Louise Marson is a Melbourne-based emerging artist working in the ancient traditions of the Ravenna method of mosaic making, a 1500-year-old art form from the Roman Byzantine era. In her first solo exhibition titled ‘Breath’, Louise presents three extraordinary series of works at The Dax Centre in Melbourne and online, until 18 December.
Made between 2020 and 2021, ‘The Dialogue of the O.K’, ‘Passages’ and ‘Forging Ahead’, not only visualise Louise’s personal journey, but markedly chart the course of her flourishing artistic practice over a few short years.
To make these works, Louise individually hand-cuts each stone piece with skill and precision then places each piece in direct relation to the next allowing the veins and colours of the stones to connect that story, on the surface, in the patterning and between the pathways that meander through the valleys of the work.
They are works made for the outdoors they are robust in material and structural form and in the artists words “they will last as long as the Taj Mahal. They are very much wanting to be touched, you are allowed to touch them.”
Louise lives with her two assistant dogs Penny and Bella who go everywhere with her. We caught up over Zoom ahead of the ‘unofficial’ online opening of ‘Breath’. Louise talked about becoming an artist, her arts practice, the joys of having a studio at Collingwood Yards, living with mental illness and disability, breaking down stigma, the value of working with an art mentor and the importance of taking an wholistic approach to wellness. Louise is also making a short-film documentary in collaboration with Carolyn Bowditch, CEO of Arts Access Victoria, and Louise’s art mentor Helen Bodycomb, also a mosaic artist.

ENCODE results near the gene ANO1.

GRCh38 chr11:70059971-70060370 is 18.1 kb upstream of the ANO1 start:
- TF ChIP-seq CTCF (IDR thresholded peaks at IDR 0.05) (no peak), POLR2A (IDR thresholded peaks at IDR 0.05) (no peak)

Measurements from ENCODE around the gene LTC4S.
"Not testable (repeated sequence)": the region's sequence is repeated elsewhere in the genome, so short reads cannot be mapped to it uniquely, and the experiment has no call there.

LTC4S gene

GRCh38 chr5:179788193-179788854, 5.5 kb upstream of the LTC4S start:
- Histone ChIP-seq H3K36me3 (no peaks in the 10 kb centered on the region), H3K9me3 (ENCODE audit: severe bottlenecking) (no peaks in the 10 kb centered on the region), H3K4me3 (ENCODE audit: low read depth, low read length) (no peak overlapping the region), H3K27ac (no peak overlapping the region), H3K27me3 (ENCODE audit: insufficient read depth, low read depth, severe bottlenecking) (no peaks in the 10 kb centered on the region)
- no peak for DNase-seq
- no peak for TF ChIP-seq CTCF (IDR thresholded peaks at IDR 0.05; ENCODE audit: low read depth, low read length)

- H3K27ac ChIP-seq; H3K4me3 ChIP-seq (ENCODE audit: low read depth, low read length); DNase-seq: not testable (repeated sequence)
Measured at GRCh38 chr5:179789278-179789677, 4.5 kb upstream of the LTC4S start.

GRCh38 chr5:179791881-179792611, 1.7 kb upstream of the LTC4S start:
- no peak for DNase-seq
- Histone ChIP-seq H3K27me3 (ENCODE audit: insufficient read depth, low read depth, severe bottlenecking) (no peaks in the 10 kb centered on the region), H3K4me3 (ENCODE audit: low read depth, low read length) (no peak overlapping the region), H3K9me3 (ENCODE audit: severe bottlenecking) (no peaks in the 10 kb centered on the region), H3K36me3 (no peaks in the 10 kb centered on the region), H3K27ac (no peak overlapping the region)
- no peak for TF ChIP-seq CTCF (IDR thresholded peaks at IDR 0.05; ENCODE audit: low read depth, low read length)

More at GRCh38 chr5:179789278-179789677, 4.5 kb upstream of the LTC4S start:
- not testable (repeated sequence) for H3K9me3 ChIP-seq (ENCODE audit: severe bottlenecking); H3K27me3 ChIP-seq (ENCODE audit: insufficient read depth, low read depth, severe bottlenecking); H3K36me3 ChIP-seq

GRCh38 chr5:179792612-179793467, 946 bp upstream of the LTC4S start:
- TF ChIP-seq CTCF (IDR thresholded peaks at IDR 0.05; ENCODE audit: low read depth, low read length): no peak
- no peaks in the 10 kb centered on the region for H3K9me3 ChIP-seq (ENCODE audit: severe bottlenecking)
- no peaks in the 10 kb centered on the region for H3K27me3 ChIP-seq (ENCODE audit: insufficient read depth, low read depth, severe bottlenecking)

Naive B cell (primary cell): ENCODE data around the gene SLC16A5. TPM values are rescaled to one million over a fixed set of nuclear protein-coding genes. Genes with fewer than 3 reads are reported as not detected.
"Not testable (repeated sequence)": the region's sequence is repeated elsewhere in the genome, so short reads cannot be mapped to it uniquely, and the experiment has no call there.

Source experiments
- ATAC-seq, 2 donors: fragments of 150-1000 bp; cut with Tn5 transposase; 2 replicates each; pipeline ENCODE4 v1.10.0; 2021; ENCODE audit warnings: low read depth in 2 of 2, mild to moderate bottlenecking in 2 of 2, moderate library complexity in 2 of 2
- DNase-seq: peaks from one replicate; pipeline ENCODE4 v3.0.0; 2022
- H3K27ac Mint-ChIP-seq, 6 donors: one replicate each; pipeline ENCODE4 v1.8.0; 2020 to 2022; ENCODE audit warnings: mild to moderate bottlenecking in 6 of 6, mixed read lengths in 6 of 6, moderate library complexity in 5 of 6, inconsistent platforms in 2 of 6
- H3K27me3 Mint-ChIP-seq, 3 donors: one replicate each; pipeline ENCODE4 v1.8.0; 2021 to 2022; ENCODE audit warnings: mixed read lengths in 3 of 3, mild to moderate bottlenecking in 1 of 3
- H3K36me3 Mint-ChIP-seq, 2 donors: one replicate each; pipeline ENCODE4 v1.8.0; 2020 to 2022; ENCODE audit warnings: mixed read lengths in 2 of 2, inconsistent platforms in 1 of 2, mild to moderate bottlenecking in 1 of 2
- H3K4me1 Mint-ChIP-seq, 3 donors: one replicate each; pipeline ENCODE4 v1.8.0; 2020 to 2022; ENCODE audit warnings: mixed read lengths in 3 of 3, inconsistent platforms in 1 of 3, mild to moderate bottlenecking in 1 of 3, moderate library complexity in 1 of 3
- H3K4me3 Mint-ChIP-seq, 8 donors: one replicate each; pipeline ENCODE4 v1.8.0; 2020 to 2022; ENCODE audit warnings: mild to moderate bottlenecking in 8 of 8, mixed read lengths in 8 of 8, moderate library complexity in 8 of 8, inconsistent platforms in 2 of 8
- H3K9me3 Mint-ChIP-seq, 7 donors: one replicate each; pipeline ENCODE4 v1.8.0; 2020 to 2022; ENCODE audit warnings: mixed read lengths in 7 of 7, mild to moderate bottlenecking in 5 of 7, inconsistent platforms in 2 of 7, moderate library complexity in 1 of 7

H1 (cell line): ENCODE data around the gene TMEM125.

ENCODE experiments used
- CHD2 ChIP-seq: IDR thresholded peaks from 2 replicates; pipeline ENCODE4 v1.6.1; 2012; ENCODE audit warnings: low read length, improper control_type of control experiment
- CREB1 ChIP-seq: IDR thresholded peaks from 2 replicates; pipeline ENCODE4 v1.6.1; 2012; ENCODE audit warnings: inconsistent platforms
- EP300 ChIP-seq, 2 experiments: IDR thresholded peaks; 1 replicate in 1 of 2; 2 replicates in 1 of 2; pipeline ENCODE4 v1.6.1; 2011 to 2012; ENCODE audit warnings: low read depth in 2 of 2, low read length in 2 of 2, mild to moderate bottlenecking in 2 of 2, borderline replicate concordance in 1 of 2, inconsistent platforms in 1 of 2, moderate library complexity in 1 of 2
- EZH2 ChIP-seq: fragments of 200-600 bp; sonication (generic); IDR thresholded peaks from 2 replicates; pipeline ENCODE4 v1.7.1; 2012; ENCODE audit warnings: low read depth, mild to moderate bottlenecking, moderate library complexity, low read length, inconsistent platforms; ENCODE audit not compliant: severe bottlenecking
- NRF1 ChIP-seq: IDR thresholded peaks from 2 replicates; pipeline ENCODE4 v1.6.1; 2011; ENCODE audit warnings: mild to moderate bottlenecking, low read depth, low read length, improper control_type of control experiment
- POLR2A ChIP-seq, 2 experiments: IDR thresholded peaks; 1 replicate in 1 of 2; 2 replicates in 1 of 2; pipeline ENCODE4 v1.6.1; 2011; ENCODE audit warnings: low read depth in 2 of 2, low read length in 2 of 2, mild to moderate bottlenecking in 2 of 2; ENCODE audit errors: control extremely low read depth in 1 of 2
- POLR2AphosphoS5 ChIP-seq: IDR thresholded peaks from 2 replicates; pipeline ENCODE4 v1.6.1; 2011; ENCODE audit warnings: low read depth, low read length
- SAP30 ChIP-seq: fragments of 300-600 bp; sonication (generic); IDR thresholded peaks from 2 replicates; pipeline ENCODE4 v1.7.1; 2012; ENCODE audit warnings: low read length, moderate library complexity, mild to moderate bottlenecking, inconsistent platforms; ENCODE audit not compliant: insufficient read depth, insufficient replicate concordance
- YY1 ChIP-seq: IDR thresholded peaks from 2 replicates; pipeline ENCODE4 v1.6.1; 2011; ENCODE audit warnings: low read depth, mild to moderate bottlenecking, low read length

How did you become an artist?
My journey has been relatively quick. I’ve been an emerging artist for just over four years. I’ve suffered from mental illness for ten years and part of that was regularly becoming a patient, during that time they would often do ECT (electroconvulsive therapy). That actually caused a brain injury, so my brain isn’t as functional as I’d like it to be. Over those ten years it was really difficult to manage work and I became quite unwell, immobilised, a recluse. Through mental health there’s this sort of art that is presented to you and I started with that and got really absorbed in it. I couldn’t fill my day enough with art. In the early 90s, I was in Barcelona, and I was mesmerised by the work of Gaudi. I was always quite consumed by my work, I never had any down time. So, when I wasn’t working, I thought ‘well… I’ve got time now.’
When you do mosaics you need time, it’s not a quick process. From then I focused on my practice of working with stone. I developed a great alliance with Arts Access Victoria. They had a program at Brunswick Uniting Church and I went along to that and that’s where I heard about NDIS and the work they do to support disability artists. I went there to focus on my art. Arts Access Victoria have an NDIS worker, they wrote my plan and came along to a couple of my NDIS meetings. Without Arts Access Victoria I wouldn’t have the focus of my NDIS plan or my focus of moving forward into wellness.
Talking about the three series of works ‘Dialogue of the O.K!’, ‘Passages’ and ‘Forging Ahead’ that form ‘Breath’, Marson explains:
In the initial development I felt it was important to document or resolve, to move forward from that unwell model and how I saw myself. That’s where the first series of my work for this exhibition was developed. ‘The Dialogue of the O.K’ is a bit of a take on Are You O.K? Day.